Keeping your online business inline with industry rules and regulations isn’t easy. It’s a time consuming, yearly process but one that is vital to staying in compliance. The annual Level 1 Payment Card Industry (PCI) Audit is the deepest dive that a group of outside security auditors will do on a payment system to be sure its secure. This weeklong, on-site audit is required for licensing in both the U.S. and the EU and can take a team up to an entire year to get ready. In Cathy’s latest XBIZ Column, she and Segpay’s IT Director share the top three ways to help narrow down what to focus on for the 2021 PCI Audit.
“Having processes like end-to-end monitoring and analytics, along with metrics and logs across the full stack, are extremely helpful to get a bird’s-eye view of what’s going on in your company,” said Segpay CEO Cathy Beardsley.
One of the most important things to work on is cyber security and protecting yourself. You must be proactive, not reactive especially mitigating issues before they have an impact on a business. Learn more about the steps you can take to protect the health and safety of your business in the full column here.
In May we talked about Europe’s revised Payment Services Directive (PSD2), what it means, and what Segpay is doing to ensure merchants are in compliance. With PSD2’s September 14th start date less than a month away, we thought this was a good time for an update on where things stand and what will change for Segpay merchants under these new EU regulations.
YNOT took a detailed look into content the major credit card brands deem acceptable (or not) for sites taking online payments, and how merchants often must balance free expression with the necessity of getting paid for their work. Segpay CEO Cathy Beardsley was interviewed for the piece and provided insight from the payment processor’s point of view:
Cathy’s latest XBIZ.com piece, Major Card Brands Roll Out New Changes, focuses on recent updates from Visa and Mastercard aimed at reducing chargebacks, while highlighting advances in the anti-chargeback tools at our disposal, including 3-D Secure 2.0 and Visa’s Merchant Purchase Inquiry program.
While rules are getting stricter, the tools we can use to fight chargebacks are stronger than ever…. (Visa) will allow processors supporting VMPI to respond to a bank inquiry almost immediately, ensuring it does not become a chargeback.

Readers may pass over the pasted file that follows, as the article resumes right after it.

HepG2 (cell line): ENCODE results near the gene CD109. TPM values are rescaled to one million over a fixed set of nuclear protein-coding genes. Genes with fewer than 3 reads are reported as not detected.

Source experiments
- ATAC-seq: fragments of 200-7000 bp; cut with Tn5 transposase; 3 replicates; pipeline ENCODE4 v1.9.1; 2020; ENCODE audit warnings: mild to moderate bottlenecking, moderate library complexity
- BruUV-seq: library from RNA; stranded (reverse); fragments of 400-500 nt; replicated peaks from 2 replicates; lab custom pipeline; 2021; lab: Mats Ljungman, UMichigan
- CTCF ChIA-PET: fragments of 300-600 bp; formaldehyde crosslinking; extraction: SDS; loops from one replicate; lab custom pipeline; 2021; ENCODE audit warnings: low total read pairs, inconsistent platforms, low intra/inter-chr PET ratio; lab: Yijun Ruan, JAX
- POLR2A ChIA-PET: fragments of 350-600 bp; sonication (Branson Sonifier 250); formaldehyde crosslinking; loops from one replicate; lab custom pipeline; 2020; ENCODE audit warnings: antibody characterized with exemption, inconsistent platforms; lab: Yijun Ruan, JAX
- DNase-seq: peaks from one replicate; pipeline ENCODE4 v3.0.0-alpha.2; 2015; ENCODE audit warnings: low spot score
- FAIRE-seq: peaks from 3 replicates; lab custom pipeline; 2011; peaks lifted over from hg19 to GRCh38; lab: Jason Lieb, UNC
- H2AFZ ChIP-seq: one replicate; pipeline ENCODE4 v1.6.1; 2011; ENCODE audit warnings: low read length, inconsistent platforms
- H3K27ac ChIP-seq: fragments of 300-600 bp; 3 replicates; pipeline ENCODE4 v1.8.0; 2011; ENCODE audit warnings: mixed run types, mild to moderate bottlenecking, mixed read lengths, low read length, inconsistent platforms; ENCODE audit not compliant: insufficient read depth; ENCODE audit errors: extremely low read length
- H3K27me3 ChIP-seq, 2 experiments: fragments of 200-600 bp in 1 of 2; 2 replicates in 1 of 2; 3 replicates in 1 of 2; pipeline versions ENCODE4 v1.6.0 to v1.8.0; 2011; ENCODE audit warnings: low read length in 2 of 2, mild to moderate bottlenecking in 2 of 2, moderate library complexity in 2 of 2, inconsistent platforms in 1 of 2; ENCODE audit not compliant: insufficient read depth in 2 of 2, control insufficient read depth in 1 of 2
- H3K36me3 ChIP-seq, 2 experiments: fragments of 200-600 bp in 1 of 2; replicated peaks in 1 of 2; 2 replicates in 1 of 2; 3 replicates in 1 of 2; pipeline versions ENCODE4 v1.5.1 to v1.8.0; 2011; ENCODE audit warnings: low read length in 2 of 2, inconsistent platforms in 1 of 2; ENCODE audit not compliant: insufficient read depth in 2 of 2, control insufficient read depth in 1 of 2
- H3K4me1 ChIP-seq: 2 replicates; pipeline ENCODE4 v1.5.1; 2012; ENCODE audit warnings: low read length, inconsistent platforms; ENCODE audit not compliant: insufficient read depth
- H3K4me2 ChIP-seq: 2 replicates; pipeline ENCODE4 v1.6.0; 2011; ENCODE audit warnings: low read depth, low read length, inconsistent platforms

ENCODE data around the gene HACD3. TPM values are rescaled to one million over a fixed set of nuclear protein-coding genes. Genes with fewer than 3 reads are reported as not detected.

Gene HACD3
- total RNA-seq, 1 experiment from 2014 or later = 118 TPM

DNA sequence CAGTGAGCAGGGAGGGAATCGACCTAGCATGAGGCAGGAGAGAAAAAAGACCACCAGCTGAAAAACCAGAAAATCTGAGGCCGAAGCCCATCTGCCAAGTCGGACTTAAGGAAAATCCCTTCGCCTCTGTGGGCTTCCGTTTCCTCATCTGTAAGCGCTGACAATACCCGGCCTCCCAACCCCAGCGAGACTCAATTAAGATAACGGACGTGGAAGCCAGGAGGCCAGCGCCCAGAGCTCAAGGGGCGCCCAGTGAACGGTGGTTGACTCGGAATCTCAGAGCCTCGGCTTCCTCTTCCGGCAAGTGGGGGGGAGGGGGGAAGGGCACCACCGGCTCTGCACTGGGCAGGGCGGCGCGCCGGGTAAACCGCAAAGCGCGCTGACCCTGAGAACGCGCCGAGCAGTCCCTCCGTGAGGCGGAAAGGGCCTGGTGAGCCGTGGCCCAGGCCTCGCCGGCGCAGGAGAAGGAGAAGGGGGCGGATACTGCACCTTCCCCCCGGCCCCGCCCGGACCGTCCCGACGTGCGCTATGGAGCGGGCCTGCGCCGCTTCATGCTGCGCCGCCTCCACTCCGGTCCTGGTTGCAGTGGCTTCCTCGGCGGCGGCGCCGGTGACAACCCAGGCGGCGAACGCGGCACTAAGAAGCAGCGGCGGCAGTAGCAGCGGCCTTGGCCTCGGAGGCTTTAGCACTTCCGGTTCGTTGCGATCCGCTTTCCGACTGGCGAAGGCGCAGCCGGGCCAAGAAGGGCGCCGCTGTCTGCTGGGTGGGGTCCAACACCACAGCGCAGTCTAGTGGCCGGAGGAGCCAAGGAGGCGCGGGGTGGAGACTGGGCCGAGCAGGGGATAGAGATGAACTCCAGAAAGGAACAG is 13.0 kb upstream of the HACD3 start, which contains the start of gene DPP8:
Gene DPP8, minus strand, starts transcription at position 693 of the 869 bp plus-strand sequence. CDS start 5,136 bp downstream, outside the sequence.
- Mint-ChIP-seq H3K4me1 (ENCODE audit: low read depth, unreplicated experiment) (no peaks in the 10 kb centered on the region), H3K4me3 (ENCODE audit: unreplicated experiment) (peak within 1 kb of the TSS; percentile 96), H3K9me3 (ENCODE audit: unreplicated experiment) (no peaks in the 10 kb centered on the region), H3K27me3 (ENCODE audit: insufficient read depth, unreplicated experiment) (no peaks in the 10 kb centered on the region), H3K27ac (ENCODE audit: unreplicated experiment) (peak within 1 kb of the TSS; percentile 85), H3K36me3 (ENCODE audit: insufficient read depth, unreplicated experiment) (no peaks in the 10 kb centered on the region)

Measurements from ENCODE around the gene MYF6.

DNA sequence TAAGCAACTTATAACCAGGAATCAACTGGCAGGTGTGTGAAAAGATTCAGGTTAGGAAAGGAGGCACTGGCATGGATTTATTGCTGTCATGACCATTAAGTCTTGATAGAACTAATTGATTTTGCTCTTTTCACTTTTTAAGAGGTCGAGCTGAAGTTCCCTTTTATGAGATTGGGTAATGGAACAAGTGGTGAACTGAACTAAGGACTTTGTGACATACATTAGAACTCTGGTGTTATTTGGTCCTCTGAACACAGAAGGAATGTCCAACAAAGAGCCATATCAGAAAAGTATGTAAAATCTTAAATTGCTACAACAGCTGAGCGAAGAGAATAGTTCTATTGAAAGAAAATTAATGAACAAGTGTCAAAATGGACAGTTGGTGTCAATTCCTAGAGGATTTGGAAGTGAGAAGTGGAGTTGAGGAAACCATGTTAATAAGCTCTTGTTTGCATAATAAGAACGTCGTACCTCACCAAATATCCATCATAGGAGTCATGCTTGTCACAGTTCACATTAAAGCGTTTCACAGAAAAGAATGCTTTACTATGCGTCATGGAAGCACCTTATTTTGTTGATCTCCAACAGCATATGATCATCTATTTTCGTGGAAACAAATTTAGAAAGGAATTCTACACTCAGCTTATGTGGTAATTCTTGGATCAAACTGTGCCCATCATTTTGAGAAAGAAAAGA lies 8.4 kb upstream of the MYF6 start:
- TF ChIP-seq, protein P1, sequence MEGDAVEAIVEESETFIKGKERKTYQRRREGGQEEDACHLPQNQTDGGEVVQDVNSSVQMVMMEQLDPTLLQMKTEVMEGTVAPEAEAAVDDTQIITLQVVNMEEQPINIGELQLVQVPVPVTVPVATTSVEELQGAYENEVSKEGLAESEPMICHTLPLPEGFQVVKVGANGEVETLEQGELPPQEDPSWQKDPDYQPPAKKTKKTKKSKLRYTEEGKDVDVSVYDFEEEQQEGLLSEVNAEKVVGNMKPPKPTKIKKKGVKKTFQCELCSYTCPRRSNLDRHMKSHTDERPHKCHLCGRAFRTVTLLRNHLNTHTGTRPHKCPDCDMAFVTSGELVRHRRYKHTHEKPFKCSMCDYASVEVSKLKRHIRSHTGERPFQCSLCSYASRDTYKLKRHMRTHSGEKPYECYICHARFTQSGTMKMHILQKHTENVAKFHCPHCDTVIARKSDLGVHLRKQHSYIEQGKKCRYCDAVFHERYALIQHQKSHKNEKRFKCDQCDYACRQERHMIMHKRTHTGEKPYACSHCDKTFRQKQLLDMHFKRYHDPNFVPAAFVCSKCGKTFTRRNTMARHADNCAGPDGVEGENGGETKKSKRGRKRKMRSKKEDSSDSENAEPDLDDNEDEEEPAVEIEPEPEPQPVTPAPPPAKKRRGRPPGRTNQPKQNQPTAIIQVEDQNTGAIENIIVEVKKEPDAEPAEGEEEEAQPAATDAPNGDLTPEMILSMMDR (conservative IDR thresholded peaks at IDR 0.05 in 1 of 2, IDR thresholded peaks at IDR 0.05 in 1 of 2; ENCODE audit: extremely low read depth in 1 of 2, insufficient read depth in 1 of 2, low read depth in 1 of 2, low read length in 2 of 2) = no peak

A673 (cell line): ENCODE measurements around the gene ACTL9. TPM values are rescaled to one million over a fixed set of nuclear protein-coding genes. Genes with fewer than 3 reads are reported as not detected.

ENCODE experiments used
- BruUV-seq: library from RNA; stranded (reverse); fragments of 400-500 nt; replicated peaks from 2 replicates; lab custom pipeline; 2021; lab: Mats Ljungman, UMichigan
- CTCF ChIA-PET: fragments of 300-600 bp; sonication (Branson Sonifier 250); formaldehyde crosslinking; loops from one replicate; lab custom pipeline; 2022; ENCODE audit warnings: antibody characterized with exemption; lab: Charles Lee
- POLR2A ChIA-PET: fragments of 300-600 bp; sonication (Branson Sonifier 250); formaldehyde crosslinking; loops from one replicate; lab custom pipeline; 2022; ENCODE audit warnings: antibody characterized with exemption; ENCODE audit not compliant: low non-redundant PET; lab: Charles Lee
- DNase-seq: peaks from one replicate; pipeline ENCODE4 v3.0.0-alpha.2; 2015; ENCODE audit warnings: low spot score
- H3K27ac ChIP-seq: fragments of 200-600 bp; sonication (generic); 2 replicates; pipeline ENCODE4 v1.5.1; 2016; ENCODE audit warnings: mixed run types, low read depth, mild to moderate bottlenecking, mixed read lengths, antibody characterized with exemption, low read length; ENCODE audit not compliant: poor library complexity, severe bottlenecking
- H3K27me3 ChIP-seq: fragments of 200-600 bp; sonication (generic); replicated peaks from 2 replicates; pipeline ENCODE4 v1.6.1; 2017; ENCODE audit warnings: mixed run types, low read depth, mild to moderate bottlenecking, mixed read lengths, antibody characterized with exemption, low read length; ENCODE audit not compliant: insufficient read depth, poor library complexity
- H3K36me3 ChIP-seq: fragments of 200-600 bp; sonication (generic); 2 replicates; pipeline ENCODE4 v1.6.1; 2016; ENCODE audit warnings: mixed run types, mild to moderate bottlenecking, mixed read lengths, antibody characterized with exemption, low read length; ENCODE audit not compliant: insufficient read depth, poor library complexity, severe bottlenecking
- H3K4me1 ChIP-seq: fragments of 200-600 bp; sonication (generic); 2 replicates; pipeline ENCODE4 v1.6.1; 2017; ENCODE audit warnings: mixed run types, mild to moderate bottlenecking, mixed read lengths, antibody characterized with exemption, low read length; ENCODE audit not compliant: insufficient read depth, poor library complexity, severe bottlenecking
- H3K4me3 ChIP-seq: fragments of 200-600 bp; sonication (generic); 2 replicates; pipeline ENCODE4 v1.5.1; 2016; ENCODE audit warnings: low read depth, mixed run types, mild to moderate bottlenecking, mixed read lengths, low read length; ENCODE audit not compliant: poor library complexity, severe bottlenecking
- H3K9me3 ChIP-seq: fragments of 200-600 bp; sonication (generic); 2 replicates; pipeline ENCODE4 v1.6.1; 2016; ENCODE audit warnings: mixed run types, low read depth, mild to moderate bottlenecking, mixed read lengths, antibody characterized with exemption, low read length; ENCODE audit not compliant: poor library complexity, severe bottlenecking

Last year Segpay was re-authorized as a Payment Institution in the UK, and, by extension, the EU as well. It’s an important designation that tells merchants that a processor adheres to stringent governmental regulations around payment and data security, as well as anti-money laundering (AML) and counter-terrorist financing laws. In the EU, payment processors who provide settlement to merchants require a license, highlighting the importance of demonstrating compliance with these laws to ensure funds are safe.
Please check out Cathy’s latest XBIZ piece, The Rocky Road of Regulations in 2018, in which she recaps the litany of new rules and other challenges our industry had to navigate during the past year. The good news: we’re all stronger for having gone through the process of dealing with everything that came at us in 2018.
When it comes to the content on our merchants’ websites, we are extremely open minded. However, the credit card brands – Visa and Mastercard in particular – have pretty specific guidelines about what is allowed and what isn’t. A big part of Segpay’s role is in making sure our merchants are staying in compliance with these guidelines. Cathy’s latest piece on XBIZ.com, Taming the World ‘Wild’ Web, discusses what you need to know about content guidelines to avoid fines.
One of our responsibilities as a biller is to scrutinize content on the websites where we process, because inappropriate content can lead to serious consequences with the card brands. Even not having enough content can be a problem – not because it leads to fines, but because it can be a predictor of chargebacks.